One of the simplest and most satisfying dish you can serve your family. I must admit I made this one night because I was in a hurry. This is a what you can see on a typical Filipino dining table, some kind of meat sautéed with whatever vegetable on hand. Filipino’s like to season their food with fish sauce but I prefer soy sauce.
First, saute 1 medium sized finely chopped onion cook until translucent. Then add 2 cloves of minced garlic and cook until fragrant. Add your 1 lb. ground beef and cook until well browned. I like to add 1 tsp. ground pepper at this point and let it cook with the beef. Then add in 1-2 chopped roma tomatoes. Stir and let this cook down until it has released it’s juices. Pour in 2 cups water and season with 4 tbsp. soy sauce or to taste. Cover and let simmer for a few minutes. Then add a bunch of roughly chopped bok choy. Stir until just combined and cover. Let cook for 1-2 minutes then turn off heat. Remember not to overcook your bok choy, you want your vegetables to be crisp tender.
Lumpiang Gulay or Vegetable Spring Roll was my very first entry on this blog. That was a little over two years ago. I was new at blogging then and I feel I didn’t do justice to that dish.
So here is my new entry. I used the same recipe but gave it a different presentation. As I mentioned previously, this is considered a snack or what we call merienda in Tagalog. My family loves this and I serve it for lunch or dinner with steamed rice and a dipping sauce of soy sauce, white vinegar and black pepper.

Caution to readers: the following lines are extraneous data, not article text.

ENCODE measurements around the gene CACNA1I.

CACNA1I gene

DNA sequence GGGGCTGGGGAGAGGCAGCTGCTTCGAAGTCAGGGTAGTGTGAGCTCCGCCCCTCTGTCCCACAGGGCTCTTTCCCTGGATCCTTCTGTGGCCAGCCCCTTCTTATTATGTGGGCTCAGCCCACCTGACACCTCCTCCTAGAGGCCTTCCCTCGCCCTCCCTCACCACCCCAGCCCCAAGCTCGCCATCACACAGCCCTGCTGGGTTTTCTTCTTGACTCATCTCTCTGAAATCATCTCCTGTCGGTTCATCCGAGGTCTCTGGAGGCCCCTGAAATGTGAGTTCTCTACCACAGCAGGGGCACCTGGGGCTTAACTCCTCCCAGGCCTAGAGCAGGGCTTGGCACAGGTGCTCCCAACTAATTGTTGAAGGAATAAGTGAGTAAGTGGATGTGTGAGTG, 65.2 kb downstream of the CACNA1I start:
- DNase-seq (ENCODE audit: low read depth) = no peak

After indulging during the Christmas and holiday season I am now trying to include as much vegetables as I can into our meals.
I decided to make stuffed zucchini for dinner one day. I used grey squash for this recipe. It is rounder and it has a light green color with silver flecks on it.
First, wash your zucchini and cut in half lengthwise. Scoop out the insides of your squash and set aside. Place your sliced zucchini in a microwave safe dish and add about 3/4 cup water (I used 3 zucchinis to make 6 halves). Cover with plastic wrap and microwave for about 3-4 minutes until somewhat softened.
Place your sausage (casings removed) in a pan and cook until brown. Add 1 finely chopped onion and saute until translucent. Then add 1 medium diced carrots and half of green bell pepper diced and cook until crisp tender. I also added the part of the zucchini I scooped out and chopped in into small pieces.
Stuff your zucchini with the sausage mixture top with grated cheese (I used fontina since I had some leftover from New Year’s). Then place in a 375F oven and baked for 10-15 minutes. I served this with brown rice and salad greens.